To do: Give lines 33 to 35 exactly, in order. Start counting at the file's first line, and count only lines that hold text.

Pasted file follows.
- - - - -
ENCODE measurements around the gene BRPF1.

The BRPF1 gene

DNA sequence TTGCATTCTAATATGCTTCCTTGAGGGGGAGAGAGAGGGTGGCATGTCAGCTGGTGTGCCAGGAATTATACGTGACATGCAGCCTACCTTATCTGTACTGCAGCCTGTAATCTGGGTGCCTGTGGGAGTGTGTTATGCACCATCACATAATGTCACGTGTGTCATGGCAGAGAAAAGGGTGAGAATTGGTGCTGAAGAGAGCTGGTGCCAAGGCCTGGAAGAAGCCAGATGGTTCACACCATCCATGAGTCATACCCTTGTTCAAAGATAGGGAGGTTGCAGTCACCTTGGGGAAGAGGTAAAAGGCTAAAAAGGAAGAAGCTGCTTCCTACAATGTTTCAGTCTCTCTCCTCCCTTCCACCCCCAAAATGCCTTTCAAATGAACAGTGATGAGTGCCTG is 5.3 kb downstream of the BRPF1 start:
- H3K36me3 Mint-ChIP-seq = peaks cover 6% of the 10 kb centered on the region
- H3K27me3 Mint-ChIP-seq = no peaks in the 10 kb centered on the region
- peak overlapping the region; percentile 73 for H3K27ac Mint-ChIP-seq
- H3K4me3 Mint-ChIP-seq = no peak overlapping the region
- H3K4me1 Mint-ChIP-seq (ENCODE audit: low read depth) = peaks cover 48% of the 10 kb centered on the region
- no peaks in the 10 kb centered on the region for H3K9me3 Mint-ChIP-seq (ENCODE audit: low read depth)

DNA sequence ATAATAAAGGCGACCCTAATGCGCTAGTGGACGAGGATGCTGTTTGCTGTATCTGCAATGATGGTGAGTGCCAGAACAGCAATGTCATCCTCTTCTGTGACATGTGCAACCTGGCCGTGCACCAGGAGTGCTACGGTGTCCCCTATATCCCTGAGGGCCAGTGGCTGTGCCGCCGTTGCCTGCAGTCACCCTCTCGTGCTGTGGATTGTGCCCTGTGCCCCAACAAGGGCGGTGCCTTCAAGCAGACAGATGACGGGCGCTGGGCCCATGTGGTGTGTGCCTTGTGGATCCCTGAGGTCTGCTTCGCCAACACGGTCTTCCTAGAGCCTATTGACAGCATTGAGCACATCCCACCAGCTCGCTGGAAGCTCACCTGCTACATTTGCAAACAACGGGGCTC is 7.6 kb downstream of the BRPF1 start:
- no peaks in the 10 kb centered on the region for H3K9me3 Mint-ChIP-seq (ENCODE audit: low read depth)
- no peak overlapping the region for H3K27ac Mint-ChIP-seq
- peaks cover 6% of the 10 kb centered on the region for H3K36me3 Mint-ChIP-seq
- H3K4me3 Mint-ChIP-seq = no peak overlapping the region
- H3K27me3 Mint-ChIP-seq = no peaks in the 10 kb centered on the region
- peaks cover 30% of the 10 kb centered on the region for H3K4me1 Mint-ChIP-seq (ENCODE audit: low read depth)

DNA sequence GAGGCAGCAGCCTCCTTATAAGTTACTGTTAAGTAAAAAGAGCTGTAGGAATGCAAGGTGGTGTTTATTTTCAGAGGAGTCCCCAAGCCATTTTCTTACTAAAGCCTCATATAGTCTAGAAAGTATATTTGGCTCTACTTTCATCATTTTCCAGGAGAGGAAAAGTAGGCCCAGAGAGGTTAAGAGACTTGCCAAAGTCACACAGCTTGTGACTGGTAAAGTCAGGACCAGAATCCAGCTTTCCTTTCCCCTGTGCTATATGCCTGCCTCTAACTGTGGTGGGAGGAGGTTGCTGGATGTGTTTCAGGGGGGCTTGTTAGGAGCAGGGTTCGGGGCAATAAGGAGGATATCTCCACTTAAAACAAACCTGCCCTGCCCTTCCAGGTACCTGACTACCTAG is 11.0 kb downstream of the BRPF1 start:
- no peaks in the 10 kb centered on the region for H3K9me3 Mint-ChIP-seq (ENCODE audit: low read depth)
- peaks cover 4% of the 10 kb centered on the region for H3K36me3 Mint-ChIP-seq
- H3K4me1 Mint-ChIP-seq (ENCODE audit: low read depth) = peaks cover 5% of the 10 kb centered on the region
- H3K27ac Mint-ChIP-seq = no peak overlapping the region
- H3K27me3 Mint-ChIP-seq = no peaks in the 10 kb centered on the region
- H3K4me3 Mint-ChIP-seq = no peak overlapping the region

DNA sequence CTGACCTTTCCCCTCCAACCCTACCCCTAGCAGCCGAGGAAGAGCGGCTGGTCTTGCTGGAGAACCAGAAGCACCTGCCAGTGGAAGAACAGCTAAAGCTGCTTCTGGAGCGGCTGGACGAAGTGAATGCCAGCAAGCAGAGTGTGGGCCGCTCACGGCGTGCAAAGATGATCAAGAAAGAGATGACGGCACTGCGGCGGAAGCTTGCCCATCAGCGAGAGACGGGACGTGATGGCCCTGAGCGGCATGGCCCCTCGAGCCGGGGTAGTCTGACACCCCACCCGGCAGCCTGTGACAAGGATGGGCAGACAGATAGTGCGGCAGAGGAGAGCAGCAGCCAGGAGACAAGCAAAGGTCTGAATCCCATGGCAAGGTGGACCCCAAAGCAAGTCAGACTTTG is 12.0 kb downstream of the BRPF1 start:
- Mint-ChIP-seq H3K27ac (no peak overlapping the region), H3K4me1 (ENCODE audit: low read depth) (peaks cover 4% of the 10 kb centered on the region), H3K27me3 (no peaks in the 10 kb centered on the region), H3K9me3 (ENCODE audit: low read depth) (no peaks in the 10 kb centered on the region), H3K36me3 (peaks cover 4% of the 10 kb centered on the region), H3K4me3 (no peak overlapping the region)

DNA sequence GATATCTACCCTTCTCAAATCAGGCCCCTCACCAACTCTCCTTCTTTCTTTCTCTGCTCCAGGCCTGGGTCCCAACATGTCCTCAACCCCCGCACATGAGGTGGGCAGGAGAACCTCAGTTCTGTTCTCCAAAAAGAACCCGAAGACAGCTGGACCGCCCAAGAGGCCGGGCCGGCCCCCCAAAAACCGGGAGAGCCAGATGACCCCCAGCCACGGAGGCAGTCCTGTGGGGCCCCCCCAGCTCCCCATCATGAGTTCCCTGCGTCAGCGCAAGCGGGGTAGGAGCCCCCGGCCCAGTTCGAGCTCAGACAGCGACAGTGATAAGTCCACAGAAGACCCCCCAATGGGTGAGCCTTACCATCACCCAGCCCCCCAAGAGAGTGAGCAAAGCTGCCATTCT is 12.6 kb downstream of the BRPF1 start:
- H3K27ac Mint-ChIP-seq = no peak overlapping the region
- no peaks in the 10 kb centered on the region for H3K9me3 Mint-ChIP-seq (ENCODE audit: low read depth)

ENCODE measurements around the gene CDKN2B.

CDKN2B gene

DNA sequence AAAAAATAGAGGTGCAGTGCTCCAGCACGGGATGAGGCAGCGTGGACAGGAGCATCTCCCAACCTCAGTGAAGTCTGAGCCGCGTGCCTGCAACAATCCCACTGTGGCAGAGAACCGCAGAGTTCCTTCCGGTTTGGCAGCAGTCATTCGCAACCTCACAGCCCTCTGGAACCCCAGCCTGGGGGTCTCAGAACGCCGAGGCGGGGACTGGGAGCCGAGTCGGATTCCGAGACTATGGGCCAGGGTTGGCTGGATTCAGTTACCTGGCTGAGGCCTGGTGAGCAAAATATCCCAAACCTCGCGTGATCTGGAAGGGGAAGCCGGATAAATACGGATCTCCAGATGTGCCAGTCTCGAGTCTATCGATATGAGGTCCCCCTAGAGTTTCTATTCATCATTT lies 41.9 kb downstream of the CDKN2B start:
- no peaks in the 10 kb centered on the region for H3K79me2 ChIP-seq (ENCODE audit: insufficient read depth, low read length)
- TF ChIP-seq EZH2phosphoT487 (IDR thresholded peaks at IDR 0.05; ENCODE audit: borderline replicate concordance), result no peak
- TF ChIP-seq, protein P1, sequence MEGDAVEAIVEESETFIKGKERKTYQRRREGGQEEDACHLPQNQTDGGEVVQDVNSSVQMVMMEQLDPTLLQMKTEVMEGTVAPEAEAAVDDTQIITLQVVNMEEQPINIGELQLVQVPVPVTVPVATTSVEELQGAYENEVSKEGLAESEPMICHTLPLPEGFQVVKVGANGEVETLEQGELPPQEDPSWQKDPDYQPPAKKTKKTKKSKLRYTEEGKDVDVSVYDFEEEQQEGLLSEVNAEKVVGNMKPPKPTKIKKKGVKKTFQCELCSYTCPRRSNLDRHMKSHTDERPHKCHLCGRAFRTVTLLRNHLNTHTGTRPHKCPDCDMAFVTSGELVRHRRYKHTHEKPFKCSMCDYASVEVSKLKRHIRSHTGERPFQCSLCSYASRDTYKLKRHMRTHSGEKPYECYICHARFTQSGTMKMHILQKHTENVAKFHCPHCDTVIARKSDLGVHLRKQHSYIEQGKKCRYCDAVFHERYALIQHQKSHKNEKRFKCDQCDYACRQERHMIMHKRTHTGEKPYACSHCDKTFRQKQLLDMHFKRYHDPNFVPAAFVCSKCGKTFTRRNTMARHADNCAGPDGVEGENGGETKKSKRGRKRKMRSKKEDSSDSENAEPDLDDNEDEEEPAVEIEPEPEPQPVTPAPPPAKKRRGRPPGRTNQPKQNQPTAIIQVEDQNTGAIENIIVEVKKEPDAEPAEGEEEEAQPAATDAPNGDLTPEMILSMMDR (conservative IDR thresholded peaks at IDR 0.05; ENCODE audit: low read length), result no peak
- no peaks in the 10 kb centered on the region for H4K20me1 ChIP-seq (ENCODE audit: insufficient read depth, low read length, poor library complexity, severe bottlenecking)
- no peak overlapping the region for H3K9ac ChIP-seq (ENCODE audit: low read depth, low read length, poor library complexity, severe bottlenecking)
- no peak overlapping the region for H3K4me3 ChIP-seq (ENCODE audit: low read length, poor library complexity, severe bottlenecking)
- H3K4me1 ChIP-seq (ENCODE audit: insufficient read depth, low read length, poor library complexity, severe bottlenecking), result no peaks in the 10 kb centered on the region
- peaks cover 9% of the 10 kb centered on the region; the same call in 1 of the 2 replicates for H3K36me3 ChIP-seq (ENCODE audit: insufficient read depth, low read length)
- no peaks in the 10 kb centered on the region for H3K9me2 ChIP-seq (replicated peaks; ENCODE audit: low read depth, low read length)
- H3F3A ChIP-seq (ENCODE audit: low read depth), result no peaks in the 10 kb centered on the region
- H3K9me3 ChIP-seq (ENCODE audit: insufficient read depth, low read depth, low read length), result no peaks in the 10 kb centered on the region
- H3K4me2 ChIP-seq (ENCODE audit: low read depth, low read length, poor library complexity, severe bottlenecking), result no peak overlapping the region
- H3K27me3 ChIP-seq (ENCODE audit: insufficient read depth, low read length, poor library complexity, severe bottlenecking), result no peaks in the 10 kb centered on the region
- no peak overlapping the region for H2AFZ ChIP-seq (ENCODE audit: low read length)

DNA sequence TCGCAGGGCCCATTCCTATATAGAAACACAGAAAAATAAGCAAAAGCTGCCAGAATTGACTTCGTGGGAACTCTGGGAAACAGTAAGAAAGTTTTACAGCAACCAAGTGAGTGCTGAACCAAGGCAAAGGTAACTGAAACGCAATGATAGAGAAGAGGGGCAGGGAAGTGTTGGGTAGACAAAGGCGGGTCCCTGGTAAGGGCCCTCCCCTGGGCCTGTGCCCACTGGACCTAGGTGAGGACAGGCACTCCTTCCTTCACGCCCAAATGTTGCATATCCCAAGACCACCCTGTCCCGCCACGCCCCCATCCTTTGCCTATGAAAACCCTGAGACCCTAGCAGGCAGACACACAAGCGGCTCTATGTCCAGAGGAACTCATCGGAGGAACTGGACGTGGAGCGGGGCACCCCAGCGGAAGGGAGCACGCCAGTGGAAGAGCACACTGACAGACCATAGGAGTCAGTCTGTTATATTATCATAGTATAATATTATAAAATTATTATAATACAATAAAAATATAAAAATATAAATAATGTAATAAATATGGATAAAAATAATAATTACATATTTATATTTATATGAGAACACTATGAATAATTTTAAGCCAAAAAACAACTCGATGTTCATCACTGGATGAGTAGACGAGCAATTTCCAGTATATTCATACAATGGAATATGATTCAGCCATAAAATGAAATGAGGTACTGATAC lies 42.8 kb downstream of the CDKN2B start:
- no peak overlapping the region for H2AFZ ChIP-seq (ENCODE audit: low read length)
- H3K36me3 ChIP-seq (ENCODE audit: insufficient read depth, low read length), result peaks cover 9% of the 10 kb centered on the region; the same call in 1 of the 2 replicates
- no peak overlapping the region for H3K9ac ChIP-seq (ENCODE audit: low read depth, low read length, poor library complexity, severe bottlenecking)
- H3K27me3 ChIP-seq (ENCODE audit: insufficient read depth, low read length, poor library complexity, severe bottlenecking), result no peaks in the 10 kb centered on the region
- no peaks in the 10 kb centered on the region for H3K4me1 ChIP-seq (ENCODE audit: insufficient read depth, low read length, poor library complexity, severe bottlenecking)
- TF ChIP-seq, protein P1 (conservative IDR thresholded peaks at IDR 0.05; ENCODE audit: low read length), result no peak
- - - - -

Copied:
- TF ChIP-seq EZH2phosphoT487 (IDR thresholded peaks at IDR 0.05; ENCODE audit: borderline replicate concordance), result no peak
- TF ChIP-seq, protein P1, sequence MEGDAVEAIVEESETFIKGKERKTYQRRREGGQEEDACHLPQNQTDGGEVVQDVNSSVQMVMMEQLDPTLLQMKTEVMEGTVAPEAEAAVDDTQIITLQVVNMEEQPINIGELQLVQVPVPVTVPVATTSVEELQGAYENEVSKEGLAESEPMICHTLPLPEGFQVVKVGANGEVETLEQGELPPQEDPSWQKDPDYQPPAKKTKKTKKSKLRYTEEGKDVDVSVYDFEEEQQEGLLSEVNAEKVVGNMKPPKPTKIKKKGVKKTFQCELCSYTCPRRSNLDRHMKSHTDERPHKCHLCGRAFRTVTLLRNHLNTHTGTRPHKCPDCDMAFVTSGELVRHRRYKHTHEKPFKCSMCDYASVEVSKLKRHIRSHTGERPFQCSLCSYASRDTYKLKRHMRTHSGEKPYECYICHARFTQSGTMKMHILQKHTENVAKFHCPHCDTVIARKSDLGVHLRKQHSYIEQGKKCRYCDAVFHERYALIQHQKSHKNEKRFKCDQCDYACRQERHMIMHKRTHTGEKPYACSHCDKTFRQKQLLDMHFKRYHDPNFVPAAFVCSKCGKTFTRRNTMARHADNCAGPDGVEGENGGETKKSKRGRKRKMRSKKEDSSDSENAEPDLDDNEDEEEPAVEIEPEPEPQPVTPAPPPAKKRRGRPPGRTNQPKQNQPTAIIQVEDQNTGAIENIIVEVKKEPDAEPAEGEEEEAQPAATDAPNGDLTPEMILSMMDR (conservative IDR thresholded peaks at IDR 0.05; ENCODE audit: low read length), result no peak
- no peaks in the 10 kb centered on the region for H4K20me1 ChIP-seq (ENCODE audit: insufficient read depth, low read length, poor library complexity, severe bottlenecking)